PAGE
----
Espacio público digital, disputas y violencias: comentarios en dos blogs argentinos LGBTIQ

+ info: Comunicación y medios (Magalí Daniela Pérez Riedel, 2018)

En el presente artículo, esbozamos una reflexión analítica en torno a las disputas territoriales que acontecen entre 2012 y 2015 en las secciones de los comentarios de los blogs argentinos Tod@s y Boquitas pintadas, donde se abordan temáticas de diversidad sexo-genérica. Realizamos una aproximación teórico-conceptual desde los estudios culturales latinoamericanos y los estudios de Internet con una perspectiva feminista y queer. Nos extendemos sobre un corpus de 5.095 comentarios que analizamos con una estrategia metodológica principalmente cualitativa para indagar sobre los sentidos sobre las apropiaciones espaciales y las disputas por los sentidos de pertenencia de los usuarios respecto a estos blogs.

Home, gai i jove: la imatge del col·lectiu LGBTI als mitjans

+ info: mèdia.cat (

El 57% dels titulars sobre el col·lectiu LGBTI fan referència a homes gais i només 1 de cada 10 menciona les dones lesbianes. En general, s’esmenta el col·lectiu LGBTI només en referència a discriminacions o reivindicacions, no en temes transversals. Aquest informe analitza un total de 319 peces informatives dels mitjans impresos i digitals més llegits a Catalunya (El PeriódicoLa VanguardiaAraVilaweb i Nació Digital) per veure, entre d’altres qüestions, quines fonts informatives s’hi utilitzen, com es visibilitza la diversitat interna del col·lectiu LGBTI i a quins temes específics es vincula.

Viewpoint: Understanding anti-transgender feminism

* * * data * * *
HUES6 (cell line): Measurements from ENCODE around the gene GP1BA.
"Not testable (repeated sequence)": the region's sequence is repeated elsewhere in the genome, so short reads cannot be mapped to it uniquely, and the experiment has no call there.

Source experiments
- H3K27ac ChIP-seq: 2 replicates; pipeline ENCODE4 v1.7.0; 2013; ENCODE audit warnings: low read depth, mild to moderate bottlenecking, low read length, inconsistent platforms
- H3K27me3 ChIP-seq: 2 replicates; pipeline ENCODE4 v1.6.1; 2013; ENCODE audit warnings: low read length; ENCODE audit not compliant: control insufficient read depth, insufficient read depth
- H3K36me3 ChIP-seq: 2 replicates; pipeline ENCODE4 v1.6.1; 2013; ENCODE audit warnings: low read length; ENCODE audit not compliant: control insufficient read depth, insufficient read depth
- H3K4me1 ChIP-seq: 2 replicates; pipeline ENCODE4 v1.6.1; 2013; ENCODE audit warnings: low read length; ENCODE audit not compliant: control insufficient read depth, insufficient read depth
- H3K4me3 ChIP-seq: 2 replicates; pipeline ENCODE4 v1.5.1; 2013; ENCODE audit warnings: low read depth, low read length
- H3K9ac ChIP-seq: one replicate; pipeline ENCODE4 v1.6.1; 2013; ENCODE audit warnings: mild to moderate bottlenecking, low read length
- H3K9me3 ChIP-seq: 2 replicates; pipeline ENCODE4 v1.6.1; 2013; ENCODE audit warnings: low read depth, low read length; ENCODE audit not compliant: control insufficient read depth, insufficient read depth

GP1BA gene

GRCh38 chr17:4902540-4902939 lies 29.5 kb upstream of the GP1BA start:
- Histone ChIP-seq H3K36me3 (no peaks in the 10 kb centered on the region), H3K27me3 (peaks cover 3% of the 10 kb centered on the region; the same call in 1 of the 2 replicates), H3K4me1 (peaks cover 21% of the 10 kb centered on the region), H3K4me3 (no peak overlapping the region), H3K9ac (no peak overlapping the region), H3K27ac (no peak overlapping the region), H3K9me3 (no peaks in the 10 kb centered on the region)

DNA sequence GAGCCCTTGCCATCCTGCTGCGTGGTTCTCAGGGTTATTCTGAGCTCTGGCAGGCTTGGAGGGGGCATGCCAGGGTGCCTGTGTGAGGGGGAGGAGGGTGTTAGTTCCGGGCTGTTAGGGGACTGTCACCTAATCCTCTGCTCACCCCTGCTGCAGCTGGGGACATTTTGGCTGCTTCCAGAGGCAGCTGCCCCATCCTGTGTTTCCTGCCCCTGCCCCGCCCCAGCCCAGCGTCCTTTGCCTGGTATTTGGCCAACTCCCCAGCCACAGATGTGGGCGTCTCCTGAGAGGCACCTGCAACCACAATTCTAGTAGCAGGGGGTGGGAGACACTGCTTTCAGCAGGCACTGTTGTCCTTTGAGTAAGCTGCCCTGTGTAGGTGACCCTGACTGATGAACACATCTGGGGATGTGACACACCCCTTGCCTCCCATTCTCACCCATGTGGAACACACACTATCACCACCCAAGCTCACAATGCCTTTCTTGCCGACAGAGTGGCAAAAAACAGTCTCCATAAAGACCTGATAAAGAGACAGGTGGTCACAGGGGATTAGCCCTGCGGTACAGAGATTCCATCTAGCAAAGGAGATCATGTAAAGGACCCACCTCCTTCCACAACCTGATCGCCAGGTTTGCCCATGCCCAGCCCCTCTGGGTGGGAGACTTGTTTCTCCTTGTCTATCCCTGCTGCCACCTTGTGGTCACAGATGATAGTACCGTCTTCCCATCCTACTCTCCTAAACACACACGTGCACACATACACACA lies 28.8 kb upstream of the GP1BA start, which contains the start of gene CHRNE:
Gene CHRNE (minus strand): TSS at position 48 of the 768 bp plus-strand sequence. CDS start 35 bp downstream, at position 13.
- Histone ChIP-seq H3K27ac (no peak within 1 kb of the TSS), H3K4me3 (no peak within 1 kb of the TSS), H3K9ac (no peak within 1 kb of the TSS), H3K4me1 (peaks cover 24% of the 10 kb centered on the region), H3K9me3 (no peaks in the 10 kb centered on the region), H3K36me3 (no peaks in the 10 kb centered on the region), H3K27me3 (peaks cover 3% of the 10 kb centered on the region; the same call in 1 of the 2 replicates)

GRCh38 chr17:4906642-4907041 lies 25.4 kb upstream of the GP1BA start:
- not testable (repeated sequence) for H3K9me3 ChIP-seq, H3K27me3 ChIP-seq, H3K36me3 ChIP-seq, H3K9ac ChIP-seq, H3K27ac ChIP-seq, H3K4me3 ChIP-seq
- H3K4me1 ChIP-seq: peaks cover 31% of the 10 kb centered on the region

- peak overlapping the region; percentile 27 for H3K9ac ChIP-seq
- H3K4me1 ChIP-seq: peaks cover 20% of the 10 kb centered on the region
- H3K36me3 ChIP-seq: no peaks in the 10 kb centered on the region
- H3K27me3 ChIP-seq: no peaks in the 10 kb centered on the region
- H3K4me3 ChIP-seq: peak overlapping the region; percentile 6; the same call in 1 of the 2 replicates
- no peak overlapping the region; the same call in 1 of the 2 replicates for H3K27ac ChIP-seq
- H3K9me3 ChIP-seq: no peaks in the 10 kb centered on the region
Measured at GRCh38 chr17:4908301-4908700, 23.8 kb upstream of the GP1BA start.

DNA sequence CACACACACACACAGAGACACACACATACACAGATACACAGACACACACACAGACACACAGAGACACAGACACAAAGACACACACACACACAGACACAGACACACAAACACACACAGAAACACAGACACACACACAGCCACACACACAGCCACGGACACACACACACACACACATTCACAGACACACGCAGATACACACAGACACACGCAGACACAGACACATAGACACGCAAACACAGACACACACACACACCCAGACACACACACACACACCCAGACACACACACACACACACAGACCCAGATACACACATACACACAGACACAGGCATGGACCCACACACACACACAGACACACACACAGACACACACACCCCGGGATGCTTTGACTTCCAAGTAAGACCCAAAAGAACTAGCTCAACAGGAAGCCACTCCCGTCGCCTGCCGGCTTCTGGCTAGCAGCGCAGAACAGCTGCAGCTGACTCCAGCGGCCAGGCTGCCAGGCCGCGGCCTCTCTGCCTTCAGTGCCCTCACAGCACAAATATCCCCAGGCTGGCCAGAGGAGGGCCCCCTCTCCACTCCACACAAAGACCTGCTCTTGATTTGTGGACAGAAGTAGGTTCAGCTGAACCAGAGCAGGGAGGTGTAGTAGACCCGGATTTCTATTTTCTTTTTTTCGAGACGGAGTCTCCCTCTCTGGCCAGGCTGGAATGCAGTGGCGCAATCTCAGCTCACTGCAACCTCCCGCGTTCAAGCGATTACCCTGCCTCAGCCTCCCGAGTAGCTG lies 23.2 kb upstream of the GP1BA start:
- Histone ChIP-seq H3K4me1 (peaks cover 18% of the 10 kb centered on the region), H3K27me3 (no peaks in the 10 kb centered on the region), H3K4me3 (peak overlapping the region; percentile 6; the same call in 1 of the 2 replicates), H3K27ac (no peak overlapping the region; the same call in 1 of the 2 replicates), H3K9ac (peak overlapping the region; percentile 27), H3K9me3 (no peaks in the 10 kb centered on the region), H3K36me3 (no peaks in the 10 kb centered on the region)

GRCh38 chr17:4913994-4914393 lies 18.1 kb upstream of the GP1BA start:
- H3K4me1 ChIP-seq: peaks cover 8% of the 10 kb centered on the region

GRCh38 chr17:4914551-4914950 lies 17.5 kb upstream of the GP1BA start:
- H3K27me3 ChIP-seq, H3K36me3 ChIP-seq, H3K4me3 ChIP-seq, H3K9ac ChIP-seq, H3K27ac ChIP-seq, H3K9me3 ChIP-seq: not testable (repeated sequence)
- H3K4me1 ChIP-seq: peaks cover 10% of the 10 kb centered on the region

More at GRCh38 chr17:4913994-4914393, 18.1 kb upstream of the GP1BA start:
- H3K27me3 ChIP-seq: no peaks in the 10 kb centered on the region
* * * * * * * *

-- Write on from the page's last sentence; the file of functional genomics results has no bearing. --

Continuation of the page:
+ info: Discover Society (Lisa Kalayji , 2018)

In an unprecedented turn, the UK Labour Party recently announced that it would extend access to its all-women candidacy shortlists to transwomen, formally indicating recognition of their place within the fold of the diverse category of ‘women’. The backlash was swift and severe: a small but voluble subset of feminists declared the move an attack on women, convening an event at Parliament to decry the change. This, in turn, incited a fresh wave of the hate speech and abuse that trans people have come to know all too well. Commentary on the matter has exploded, even eliciting the first-ever appearance of a trans person on BBC Question Time.

The heated disagreement between trans people and anti-trans feminists frequently makes headlines, but it is widely misunderstood. What is really at its heart takes a bit of digging to get to, and if there is to be any chance of resolving it, we must look to its roots. There is a manifest aversion on both sides to genuinely engaging with one another’s perspectives, because to do so wanders uncomfortably near to empathising with people to whom we would prefer not to extend empathy. Though the terms ‘understanding’ and ‘empathy’ are often used interchangeably, they are not quite the same thing, and it is possible to understand (to make sense of) without necessarily empathising (to share in the feelings and perspectives of). I am a trans-positive feminist, but I have spent the past five years studying anti-trans feminism and its ideological and emotional foundations. In what follows, I will attempt to help the majority – trans-positive feminists – to understand the seemingly opaque interior of anti-trans feminism.